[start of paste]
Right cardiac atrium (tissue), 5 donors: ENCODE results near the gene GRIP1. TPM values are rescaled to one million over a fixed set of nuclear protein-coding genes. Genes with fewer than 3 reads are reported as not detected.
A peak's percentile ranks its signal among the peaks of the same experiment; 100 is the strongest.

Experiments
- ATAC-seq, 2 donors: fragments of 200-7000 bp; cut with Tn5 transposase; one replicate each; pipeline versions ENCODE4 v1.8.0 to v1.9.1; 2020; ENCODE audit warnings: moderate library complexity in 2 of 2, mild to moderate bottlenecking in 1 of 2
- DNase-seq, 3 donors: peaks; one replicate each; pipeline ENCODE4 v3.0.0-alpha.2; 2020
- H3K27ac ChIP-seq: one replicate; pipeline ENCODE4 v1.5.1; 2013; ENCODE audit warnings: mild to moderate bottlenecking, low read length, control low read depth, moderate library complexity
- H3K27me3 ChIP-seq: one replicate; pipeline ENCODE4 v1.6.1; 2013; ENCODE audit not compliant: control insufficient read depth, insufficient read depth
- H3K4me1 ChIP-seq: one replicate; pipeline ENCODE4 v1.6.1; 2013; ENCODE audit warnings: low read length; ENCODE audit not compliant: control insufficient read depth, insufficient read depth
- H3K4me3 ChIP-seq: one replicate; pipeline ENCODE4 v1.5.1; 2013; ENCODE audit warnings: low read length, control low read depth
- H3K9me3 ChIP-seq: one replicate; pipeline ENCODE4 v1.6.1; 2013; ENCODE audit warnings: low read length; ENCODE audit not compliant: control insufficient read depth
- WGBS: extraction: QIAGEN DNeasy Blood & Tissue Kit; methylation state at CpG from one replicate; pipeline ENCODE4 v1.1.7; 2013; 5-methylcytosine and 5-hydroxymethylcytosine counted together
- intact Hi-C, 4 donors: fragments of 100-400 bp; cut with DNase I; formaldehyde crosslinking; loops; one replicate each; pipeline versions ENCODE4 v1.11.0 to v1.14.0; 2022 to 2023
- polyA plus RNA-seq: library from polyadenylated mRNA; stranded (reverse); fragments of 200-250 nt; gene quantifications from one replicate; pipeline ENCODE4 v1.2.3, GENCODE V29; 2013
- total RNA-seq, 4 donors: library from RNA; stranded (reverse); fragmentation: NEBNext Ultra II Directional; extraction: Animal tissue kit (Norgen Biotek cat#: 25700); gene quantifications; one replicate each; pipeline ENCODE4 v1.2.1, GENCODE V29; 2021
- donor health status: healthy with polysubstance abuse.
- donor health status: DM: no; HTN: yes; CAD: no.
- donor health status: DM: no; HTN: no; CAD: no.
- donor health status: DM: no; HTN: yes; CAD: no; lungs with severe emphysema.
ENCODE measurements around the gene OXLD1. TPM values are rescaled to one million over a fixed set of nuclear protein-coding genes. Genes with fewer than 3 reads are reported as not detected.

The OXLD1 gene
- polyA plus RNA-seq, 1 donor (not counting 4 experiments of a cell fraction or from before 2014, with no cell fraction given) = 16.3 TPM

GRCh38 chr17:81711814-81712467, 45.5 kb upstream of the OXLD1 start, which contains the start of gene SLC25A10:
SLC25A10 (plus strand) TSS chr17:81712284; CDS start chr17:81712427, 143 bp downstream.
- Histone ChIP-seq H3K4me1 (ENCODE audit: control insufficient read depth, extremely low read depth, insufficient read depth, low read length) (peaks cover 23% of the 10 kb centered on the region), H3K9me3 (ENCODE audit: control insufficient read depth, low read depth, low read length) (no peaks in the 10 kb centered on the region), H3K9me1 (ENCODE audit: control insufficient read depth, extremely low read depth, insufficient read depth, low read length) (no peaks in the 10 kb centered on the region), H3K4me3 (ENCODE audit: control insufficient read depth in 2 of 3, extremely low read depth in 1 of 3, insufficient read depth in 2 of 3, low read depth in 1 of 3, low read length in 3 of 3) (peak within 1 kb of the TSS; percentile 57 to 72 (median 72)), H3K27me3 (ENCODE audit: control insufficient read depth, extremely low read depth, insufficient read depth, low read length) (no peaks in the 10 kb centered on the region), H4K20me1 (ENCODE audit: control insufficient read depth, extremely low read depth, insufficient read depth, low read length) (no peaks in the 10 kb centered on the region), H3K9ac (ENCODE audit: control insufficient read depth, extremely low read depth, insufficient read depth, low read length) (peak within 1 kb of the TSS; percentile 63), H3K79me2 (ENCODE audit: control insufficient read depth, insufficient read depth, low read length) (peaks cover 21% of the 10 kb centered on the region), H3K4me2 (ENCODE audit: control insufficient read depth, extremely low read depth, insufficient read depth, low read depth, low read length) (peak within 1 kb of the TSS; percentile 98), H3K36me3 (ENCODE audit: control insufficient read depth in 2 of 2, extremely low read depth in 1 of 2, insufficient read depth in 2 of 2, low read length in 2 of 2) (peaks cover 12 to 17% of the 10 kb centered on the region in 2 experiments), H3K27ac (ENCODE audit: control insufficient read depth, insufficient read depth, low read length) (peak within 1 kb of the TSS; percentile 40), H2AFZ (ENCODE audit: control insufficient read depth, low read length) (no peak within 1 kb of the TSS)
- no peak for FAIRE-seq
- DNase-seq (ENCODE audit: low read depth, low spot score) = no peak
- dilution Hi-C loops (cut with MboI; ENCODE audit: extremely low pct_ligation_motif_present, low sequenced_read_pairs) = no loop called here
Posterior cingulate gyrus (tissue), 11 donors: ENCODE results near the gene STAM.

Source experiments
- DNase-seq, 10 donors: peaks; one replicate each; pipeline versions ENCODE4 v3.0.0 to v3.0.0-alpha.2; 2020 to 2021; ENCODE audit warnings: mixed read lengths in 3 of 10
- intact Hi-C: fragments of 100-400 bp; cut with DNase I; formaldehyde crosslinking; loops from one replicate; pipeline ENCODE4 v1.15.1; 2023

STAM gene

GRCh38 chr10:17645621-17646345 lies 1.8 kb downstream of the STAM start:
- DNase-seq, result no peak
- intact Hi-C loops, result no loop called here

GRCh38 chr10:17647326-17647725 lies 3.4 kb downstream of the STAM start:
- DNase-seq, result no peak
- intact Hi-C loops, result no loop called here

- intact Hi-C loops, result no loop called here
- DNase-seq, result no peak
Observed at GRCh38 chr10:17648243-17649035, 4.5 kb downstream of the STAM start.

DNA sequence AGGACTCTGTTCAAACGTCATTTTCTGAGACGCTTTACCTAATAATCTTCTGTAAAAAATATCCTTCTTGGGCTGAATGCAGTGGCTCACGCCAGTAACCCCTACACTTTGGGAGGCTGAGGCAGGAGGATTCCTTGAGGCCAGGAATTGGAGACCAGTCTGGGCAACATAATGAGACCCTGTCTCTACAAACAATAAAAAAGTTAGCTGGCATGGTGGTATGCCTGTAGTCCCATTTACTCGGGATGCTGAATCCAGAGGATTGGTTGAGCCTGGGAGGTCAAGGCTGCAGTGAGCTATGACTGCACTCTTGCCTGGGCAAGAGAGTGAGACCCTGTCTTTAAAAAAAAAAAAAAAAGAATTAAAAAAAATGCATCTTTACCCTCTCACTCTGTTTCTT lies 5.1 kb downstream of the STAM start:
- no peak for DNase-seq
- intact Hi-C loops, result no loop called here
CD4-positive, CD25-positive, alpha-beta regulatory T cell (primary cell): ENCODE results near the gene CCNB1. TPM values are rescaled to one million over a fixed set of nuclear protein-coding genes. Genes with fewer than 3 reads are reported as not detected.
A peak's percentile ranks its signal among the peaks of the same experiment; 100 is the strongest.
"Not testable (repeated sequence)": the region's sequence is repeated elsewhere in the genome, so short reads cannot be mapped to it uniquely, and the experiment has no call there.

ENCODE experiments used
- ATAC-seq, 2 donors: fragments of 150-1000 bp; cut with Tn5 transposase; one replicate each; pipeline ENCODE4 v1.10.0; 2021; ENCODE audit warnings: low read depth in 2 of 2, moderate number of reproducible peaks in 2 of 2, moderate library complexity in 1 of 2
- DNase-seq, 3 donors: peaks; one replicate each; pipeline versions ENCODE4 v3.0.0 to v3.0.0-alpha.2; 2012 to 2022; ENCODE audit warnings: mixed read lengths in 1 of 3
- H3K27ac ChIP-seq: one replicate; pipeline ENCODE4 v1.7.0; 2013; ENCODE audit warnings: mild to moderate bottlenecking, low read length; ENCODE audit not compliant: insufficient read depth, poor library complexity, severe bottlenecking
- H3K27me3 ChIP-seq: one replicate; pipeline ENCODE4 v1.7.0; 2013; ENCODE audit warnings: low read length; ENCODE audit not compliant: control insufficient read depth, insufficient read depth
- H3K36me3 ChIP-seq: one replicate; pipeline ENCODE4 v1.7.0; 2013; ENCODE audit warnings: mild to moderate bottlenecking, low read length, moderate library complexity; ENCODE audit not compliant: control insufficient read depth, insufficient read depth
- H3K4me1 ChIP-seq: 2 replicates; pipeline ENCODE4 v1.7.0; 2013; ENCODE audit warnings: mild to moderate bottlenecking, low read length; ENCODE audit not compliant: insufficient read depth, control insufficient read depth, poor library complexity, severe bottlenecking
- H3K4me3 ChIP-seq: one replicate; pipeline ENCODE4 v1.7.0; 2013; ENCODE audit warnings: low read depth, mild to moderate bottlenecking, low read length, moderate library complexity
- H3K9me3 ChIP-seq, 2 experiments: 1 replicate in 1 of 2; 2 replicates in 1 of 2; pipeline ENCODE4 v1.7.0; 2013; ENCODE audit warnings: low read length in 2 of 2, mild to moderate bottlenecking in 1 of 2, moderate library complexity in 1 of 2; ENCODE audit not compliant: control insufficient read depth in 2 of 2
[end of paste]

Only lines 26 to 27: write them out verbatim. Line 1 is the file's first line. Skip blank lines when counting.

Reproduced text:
- DNase-seq (ENCODE audit: low read depth, low spot score) = no peak
- dilution Hi-C loops (cut with MboI; ENCODE audit: extremely low pct_ligation_motif_present, low sequenced_read_pairs) = no loop called here